By Philip van Doorn, MarketWatch
J.P. Morgan Chase has a reputation as the “best in class” among the Big Four U.S. banks, but Bank of America might be a better investment if you hold the stock for the next few years, according to Edward Jones analyst James Shanahan.
In an interview Oct. 17, Shanahan pointed to Bank of America’s /zigman2/quotes/200894270/composite BAC -0.91% record $7.6 billion in share buybacks in the third quarter and massive investment in technology as catalysts for improving earnings performance and growing market share. (Buybacks lower the share count to boost earnings per share. They also reduce a bank’s excess capital, which boosts returns on equity.)
Shanahan said better technology will enable the four largest U.S. banks to continue taking market share from smaller competitors.
“The biggest banks are generating so much cash flow that they have the ability to make large and substantial investments in technology and leverage those investments into larger retail deposit footprints,” he said.
The Big Four are investing $10 billion to $12 billion a year in new technology, Shanahan estimated. This will “create a tech infrastructure smaller banks will not be able to compete with and will never catch up to,” he said.
Shanahan expects the Big Four to leverage their growing deposit relationships “across services as they take more share over time.”
A valuation play
At its current level of profitability, Bank of America’s shares should be trading higher, Shanahan argues. When discussing longer-term prospects, he said: "They are kind of catching up, but within a couple of years they should reach a level of profitability similar to J.P. Morgan Chase /zigman2/quotes/205971034/composite JPM -0.53% .”
That may seem a tall order. Let’s take a look at valuations for the Big Four, which also include Citigroup /zigman2/quotes/207741460/composite C -1.55% and Wells Fargo /zigman2/quotes/203790192/composite WFC -1.72% .
|Bank||Ticker||Closing price - Oct. 16||Tangible book value - Sept. 30||Consensus EPS estimate - next 12 months||Price/ tangible book value||Forward price/ earnings|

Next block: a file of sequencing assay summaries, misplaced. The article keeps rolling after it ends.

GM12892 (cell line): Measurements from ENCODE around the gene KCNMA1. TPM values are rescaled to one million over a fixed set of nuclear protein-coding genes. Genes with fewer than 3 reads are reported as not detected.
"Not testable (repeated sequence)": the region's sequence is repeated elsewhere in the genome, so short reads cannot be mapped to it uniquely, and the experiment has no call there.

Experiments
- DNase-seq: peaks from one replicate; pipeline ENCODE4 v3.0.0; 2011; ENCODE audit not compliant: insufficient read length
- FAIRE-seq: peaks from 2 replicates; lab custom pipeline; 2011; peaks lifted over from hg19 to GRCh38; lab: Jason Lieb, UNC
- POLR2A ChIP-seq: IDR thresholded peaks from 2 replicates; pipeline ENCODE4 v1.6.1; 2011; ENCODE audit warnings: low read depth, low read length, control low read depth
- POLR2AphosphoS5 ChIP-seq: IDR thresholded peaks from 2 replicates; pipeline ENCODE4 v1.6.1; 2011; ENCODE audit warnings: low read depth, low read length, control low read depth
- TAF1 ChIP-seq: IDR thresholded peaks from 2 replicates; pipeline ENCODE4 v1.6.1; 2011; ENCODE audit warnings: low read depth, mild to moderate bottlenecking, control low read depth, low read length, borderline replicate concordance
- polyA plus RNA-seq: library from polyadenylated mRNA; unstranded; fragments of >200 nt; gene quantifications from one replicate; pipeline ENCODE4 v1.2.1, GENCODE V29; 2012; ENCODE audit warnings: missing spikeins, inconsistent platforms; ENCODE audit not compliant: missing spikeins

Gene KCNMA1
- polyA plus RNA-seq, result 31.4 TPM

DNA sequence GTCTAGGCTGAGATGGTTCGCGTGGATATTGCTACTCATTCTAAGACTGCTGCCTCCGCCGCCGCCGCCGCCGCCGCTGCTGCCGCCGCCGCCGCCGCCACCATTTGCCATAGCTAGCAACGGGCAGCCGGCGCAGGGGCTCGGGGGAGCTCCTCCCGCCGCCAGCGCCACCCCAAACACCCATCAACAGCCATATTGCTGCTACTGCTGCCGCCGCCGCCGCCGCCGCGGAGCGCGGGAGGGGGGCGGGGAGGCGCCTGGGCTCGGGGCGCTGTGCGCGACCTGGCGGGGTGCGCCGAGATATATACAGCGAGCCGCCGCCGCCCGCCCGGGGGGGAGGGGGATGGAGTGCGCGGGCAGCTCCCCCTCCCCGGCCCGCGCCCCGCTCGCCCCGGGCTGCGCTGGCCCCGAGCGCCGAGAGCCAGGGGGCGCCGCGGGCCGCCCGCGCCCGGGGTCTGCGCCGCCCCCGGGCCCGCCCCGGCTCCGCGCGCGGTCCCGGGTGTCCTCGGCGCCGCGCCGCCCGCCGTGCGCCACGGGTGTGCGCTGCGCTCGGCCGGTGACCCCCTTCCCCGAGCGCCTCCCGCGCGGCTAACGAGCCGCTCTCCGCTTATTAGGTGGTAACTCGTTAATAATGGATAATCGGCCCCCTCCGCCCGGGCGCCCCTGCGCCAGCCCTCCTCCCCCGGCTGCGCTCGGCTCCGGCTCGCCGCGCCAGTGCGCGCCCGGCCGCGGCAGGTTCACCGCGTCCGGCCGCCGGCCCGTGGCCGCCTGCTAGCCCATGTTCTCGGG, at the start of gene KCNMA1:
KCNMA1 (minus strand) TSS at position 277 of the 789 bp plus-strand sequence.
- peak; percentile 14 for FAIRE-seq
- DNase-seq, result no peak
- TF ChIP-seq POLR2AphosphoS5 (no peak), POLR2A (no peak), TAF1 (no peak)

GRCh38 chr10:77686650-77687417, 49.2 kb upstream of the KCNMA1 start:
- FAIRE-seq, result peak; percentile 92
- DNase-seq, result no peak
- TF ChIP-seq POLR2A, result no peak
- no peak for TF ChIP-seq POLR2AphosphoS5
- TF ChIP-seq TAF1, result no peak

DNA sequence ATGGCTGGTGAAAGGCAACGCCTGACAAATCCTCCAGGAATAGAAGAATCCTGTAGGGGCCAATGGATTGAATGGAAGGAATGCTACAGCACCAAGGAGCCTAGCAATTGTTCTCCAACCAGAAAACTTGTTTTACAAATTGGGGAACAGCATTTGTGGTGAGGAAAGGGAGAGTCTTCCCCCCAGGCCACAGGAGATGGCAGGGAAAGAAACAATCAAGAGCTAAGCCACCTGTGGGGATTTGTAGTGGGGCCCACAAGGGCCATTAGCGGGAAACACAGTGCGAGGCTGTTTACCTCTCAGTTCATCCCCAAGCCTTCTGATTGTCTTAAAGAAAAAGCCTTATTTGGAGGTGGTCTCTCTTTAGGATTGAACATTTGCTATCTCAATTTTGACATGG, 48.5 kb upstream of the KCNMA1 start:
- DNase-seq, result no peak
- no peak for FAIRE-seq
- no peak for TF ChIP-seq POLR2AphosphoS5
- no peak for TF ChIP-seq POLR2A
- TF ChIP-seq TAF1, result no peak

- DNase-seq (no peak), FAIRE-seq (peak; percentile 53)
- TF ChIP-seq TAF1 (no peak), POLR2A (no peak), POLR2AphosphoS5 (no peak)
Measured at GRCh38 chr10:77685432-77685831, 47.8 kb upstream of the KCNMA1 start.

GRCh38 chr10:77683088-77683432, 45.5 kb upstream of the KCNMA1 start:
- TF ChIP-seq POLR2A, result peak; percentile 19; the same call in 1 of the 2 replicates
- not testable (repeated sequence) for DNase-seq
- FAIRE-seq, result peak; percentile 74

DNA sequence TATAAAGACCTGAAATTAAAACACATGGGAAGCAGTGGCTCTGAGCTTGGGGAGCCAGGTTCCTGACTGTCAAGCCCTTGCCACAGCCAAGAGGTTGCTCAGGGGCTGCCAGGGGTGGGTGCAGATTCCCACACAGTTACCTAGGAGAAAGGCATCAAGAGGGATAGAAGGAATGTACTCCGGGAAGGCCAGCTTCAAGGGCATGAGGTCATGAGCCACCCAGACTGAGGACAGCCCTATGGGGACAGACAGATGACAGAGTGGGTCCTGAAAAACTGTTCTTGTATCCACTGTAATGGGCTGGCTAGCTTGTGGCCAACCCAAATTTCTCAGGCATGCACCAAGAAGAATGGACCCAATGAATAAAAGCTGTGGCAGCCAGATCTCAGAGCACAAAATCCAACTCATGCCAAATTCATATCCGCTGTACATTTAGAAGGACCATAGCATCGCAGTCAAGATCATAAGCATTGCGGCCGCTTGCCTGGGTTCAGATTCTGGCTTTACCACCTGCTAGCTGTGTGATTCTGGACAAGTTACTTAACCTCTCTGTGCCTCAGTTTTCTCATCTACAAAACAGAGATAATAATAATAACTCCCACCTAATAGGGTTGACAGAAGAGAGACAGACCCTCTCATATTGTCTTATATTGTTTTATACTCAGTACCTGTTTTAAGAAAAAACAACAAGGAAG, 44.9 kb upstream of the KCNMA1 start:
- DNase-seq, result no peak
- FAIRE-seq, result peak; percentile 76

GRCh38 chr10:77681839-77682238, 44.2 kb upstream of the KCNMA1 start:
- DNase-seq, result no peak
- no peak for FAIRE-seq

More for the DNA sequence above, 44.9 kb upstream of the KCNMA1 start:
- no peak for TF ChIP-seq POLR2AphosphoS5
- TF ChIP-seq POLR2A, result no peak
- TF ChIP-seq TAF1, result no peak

|Bank of America Corp.||/zigman2/quotes/200894270/composite BAC||$30.17||$19.26||$2.70||1.6||11.2|
|J.P. Morgan Chase & Co.||/zigman2/quotes/205971034/composite JPM||$119.68||$60.48||$10.13||2.0||11.8|
|Citigroup Inc.||/zigman2/quotes/207741460/composite C||$69.50||$69.03||$7.53||1.0||9.2|
|Wells Fargo & Co.||/zigman2/quotes/203790192/composite WFC||$49.59||$33.84||$4.63||1.5||10.7|
|Sources: FactSet, Edward Jones (tangible book values)|
So Bank of America trades higher than Citigroup /zigman2/quotes/207741460/composite C -1.55% and Wells Fargo /zigman2/quotes/203790192/composite WFC -1.72% , but significantly lower, by both measures, than J.P. Morgan.
When Shanahan spoke of “profitability,” he specifically meant return on tangible common equity (ROTCE), which he said is “the measure we pay most attention to.” For banks, the denominator of that ratio is total equity, less preferred equity, goodwill and intangible assets, including loan-servicing rights.
Here are estimated 2019 returns on tangible equity for the Big Four, based on actual results for the first three quarters and Edward Jones’ fourth-quarter estimates:
|Bank||Ticker||Estimated ROTCE - 2019|
|Bank of America Corp.||BAC||15.9%|
|J.P. Morgan Chase & Co.||JPM||19.1%|
|Wells Fargo & Co.||WFC||13.9%|
|Source: Edward Jones|
Bank of America’s estimated return on tangible equity still trails J.P. Morgan’s by a wide margin, but it is also significantly higher than the estimates for Citigroup and Wells Fargo.